Used 2002 Hyundai XG350 Sedan Review
If you'd like to break away from the mainstream and save a couple of bucks doing it, the XG350 is worth a look. However, the mainstream is the mainstream for a reason...
We're as surprised as anybody. We didn't give Hyundai much of a chance in North America after the atrocious Excel of the 1980s. But the Korean marque has dutifully soldiered on, getting better and better every year.
Now, the manufacturer is aiming high. The XG300 was created last year as Hyundai's flagship model and is meant to lead the automaker's fleet proudly into the new millennium. Hyundai's goal is to use the XG to garner serious consideration from consumers. It sure beats Hyundai's previous status as the Oh-man-I-want-a-new-car-but-don't-have-enough-money-for-anything-but-a-Hyundai alternative.
Powered by an enlarged 3.5-liter six-cylinder engine, the XG350 manages a smooth 194 horsepower that allows for comfortable highway cruising and merging and passing with elan. A five-speed automatic with a manual shifting provision, called H-matic, is standard.
Bigger than the four-door Sonata and about the same size as the Nissan Maxima, the XG350 seats five comfortably. In an attempt to attract attention, Hyundai loaded the XG350 with many standard features, including four-wheel disc brakes with ABS; 15-inch alloy wheels with Michelin V-rated tires; leather upholstery; power driver and passenger seats; power windows, locks and mirrors; six-speaker stereo with CD player; air conditioning; cruise control; keyless remote entry; trip computer; projector beam headlights; and driver and passenger front- and side-impact airbags. Spring for the L trim level and get a power moonroof, leather wrapped steering wheel with faux wood inserts, an electrochromic rear view mirror, a memory driver's seat and exterior mirrors and heated front seats.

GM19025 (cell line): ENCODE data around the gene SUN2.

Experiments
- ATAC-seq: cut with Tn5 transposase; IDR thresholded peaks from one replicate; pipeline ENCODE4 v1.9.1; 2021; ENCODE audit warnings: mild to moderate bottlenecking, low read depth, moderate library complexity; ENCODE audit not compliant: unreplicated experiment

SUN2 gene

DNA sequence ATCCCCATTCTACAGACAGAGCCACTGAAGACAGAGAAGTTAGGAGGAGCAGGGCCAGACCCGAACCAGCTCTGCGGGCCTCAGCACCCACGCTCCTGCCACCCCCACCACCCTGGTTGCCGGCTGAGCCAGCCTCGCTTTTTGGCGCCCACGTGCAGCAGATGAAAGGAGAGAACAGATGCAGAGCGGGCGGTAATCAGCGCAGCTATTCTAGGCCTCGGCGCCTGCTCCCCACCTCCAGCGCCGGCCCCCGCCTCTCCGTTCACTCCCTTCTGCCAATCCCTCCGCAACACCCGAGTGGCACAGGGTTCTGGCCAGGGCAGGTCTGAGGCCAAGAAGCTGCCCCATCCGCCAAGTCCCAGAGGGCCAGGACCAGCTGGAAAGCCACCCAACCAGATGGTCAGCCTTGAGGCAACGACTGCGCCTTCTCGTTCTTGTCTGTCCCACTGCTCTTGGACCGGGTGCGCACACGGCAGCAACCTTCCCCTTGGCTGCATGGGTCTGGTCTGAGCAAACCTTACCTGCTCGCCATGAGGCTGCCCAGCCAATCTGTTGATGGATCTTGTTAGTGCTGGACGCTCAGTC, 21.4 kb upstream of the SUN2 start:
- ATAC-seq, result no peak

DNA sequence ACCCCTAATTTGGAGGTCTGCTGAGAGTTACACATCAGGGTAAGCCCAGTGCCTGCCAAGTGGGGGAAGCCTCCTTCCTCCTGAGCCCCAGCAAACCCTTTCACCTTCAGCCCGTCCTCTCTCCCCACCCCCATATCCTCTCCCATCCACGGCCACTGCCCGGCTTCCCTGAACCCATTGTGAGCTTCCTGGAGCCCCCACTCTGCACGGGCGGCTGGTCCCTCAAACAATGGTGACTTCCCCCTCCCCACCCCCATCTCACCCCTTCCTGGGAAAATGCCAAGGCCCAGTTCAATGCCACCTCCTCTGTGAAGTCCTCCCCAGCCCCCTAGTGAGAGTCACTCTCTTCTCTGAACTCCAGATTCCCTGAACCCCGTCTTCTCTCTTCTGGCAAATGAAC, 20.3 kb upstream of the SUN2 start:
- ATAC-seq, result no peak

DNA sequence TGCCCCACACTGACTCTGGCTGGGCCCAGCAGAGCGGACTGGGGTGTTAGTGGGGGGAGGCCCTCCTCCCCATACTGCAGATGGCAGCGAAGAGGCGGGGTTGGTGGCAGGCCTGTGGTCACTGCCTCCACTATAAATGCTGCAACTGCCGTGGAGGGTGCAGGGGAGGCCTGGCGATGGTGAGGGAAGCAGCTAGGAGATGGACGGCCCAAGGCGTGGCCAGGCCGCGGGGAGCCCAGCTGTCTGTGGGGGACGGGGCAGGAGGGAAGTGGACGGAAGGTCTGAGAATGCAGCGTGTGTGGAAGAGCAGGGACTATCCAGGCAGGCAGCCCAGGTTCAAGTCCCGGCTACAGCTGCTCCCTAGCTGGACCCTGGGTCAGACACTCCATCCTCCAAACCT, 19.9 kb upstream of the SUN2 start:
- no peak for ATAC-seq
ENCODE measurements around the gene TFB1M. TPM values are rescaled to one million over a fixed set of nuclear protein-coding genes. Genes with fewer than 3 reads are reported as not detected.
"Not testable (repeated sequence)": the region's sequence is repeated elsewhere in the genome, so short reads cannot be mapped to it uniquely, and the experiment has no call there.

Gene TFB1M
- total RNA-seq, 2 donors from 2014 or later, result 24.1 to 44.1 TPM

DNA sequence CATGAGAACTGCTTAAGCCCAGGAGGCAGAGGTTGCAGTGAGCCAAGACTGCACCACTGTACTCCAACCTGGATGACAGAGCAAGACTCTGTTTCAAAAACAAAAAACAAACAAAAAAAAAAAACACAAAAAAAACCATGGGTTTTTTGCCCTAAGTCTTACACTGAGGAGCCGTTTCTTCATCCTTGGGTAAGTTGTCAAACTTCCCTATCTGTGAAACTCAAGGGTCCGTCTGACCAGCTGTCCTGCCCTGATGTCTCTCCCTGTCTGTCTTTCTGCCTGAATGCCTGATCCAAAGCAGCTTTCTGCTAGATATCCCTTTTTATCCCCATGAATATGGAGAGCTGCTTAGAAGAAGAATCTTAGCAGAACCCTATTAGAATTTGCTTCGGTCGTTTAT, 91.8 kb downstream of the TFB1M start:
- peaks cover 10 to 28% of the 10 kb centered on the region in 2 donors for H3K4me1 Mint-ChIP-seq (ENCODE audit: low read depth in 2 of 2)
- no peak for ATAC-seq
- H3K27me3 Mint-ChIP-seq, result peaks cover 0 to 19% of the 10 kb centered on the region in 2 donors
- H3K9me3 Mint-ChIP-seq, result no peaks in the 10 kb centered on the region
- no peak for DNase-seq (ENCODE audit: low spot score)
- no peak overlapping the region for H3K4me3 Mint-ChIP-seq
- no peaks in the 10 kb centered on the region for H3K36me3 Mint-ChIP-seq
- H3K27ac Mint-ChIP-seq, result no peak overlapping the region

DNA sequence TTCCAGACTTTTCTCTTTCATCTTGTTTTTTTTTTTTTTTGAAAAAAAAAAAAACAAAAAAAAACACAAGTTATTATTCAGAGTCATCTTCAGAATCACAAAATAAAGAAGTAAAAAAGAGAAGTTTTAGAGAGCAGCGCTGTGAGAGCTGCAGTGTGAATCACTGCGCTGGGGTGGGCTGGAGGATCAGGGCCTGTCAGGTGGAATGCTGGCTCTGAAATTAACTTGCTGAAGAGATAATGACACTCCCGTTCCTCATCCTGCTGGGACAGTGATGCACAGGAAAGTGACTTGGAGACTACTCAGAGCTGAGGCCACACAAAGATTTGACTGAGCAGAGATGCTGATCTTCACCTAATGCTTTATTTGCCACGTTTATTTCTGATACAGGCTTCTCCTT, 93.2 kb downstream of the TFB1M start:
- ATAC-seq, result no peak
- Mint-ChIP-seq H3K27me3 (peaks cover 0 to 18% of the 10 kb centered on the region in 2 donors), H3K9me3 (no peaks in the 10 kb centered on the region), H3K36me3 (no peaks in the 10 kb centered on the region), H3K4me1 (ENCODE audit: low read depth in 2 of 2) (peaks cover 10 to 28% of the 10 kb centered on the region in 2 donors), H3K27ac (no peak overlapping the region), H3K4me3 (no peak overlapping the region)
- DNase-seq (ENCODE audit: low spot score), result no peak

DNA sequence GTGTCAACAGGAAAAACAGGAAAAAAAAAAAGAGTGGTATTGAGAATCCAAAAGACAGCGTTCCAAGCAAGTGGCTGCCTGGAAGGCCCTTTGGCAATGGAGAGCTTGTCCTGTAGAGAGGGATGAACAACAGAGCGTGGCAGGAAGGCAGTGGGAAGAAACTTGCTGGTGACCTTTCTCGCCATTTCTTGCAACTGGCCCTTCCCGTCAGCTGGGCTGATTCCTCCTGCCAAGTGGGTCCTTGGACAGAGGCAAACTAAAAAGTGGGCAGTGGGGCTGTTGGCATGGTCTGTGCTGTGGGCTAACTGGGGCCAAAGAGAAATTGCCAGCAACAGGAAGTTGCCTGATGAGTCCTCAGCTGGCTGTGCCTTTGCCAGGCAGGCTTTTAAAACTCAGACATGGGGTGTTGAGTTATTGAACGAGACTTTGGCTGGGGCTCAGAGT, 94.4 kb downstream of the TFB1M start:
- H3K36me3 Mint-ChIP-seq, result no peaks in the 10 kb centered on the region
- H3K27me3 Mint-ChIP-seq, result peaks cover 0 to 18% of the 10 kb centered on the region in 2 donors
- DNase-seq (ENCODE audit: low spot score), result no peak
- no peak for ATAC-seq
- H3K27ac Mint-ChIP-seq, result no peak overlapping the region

For a sedan priced in the lower-$20,000 range, XG350 offers a whole lot of content and makes for a compelling alternative to the competition. Hyundai's generous 10-year/100,000-mile warranty and substantial roadside assistance program sweeten the deal.
In every month of 2000, Hyundai set sales records. But this success hasn't made Hyundai think it can knock Nissan, Toyota and Honda off their pedestals; the company plans to hawk only 15,000 XGs per year. We, learning from our past mistakes, won't discount Hyundai's ability to meet, or exceed, that goal. And, if you're in the market for a new mid-range sedan, maybe you shouldn't either.
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This review was written by a member of Edmunds' editorial team of expert car reviewers. Our team drives every car you can buy. We put the vehicles through rigorous testing, evaluating how they drive and comparing them in detail to their competitors.
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